Convento de Carmelitas Descalzas

Convento de Carmelitas Descalzas
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Construction of the Convento de las Carmelitas Descalzas was opened on 19 October, 1675. In the Mannerist style, it was financed with donations by the families of Sanlúcar de Barrameda. The convent occupies almost a whole block of rectangular proportions, with the entrance on the street of the same name.

The simple exterior façades form a unique area within the Barrio Alto, the doorway is decorated with a superior niche with the anagrams of Jesus and Mary on the sides, a semi-circular arch and split pediments. Behind there is the lathe, decorated with plinths of 17th century Seville tiles, and above it a painting depicting the prophet Elías. The cloister features three courtyards, the garden and a simple well bordered by shrubs and plants. The convent rooms include an austere refectory with benches of masonry and a pulpit for readings, visiting rooms, the nun's cells, church, choirs, sacristy, a recreation room, the library

The interior houses interesting works of art, paintings, an exhibition of religious art and the Main Altarpiece of the Church, in Baroque style, by Pedro Relings. Equally interesting are the two choirs, which open into the church in the Main Chapel. Next to the grille of the choir, you'll find the communion window where the nuns take communion. It is decorated in bright colours and was completed in the late 18th century.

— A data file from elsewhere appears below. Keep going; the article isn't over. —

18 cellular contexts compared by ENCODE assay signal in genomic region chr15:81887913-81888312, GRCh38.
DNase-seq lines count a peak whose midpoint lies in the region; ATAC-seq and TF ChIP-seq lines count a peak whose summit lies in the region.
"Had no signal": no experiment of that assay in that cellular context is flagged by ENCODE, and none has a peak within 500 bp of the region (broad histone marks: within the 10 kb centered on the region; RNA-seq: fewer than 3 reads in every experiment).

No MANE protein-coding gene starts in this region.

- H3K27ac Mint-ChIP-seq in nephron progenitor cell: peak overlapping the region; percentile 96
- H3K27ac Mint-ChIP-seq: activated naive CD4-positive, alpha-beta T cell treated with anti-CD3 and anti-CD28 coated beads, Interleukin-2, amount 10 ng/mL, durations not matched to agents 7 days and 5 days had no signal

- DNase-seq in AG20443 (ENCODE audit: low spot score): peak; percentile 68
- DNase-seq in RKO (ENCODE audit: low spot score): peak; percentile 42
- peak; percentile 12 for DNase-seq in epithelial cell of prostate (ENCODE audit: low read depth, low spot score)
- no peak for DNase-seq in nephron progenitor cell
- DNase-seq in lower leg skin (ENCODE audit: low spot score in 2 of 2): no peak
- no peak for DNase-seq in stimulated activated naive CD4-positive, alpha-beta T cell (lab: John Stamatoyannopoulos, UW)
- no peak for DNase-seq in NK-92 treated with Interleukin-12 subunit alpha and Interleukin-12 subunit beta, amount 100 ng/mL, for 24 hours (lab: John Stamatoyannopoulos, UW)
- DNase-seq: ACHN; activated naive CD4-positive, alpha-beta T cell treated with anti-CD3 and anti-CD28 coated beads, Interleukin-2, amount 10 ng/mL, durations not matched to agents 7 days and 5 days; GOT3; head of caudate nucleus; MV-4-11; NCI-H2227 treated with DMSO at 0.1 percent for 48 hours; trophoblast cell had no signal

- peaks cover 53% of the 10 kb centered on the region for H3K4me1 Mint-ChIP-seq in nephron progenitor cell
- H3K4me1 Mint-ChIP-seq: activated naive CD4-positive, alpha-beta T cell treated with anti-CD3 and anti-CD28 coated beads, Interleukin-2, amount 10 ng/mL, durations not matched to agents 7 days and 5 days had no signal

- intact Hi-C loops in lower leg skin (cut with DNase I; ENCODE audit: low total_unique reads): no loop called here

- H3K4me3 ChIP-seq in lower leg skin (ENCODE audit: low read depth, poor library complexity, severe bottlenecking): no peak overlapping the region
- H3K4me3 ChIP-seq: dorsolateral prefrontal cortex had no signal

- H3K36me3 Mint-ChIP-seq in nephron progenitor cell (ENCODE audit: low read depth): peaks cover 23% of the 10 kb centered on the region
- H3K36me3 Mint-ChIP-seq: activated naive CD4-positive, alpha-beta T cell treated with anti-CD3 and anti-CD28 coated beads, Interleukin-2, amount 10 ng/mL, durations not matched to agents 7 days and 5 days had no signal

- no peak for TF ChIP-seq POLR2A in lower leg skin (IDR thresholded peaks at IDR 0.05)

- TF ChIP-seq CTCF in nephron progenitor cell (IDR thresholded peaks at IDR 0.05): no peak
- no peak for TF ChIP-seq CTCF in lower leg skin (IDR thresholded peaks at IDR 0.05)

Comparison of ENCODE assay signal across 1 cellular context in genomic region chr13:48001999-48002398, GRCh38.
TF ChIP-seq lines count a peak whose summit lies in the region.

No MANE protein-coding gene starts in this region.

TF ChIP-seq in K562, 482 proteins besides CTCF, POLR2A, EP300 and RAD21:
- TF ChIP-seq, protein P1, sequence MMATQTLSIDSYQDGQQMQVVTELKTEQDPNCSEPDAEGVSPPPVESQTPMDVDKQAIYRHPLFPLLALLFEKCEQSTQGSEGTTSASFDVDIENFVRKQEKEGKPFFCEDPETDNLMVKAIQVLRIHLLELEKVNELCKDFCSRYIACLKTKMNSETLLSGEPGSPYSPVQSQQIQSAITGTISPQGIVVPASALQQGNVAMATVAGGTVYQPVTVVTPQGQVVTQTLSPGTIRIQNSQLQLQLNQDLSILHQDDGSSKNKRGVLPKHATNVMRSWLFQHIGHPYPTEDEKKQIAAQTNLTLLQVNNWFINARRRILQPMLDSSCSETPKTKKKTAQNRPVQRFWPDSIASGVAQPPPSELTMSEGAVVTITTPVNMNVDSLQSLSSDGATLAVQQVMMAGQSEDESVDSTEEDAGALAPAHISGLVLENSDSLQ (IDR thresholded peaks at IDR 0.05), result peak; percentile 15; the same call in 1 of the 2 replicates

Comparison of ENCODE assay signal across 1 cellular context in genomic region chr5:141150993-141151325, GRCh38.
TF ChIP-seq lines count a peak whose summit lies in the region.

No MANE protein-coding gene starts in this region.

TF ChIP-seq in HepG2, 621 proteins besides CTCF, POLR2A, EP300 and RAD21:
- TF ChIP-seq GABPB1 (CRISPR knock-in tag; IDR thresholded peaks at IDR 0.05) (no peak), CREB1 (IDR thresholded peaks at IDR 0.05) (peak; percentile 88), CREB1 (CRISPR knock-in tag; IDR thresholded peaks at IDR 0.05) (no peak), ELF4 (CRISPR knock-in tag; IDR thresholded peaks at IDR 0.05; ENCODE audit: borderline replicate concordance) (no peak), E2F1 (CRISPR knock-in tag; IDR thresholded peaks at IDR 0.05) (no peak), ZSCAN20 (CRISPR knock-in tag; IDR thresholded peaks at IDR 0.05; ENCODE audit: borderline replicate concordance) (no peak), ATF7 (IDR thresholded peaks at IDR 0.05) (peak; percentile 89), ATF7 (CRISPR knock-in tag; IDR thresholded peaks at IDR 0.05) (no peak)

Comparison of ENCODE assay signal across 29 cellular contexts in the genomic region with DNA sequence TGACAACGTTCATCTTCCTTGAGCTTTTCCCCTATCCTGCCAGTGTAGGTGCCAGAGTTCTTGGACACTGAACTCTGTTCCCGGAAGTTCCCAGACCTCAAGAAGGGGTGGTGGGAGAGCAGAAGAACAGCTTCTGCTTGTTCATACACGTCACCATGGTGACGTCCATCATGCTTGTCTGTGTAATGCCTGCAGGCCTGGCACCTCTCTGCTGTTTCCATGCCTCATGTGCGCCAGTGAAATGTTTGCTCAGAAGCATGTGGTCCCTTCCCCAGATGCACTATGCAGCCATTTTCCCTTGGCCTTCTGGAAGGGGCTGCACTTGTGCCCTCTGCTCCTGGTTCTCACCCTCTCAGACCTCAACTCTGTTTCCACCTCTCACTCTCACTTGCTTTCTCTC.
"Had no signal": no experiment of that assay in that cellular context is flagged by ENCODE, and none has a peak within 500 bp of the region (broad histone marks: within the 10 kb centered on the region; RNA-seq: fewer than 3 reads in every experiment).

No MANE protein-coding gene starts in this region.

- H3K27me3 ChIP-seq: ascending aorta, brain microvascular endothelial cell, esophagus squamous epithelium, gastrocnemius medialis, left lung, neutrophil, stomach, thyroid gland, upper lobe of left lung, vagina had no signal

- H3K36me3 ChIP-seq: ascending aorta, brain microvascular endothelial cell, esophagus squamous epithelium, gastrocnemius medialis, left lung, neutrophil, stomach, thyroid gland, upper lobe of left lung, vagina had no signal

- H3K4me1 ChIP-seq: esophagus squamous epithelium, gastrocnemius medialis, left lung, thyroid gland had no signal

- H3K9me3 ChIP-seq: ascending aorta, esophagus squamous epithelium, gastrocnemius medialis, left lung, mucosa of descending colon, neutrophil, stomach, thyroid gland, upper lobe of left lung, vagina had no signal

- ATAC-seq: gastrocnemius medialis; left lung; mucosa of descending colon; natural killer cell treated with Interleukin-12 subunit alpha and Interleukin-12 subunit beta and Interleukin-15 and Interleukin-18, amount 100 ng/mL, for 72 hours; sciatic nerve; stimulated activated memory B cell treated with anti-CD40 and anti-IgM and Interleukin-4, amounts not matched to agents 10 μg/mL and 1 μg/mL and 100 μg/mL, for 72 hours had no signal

The Library of the Community houses important literary works, amongst which there is a great treasure, the Codex of Barrameda, a manuscript which gathers the poetic work of San Juan de la Cruz and unique with handwritten notes by the Saint, as well as a letter from Santa Teresa de Jesús.

In 2019 the religious community left the convent, and it has been closed since then.

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Convento de Carmelitas Descalzas
Calle Descalzas, 11540
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  • Historic building

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young people, I travel alone, Lgbti, Seniors, Professional, For families, Couples, Friends, deal


Religious Tourism, Culture


Historical Complex

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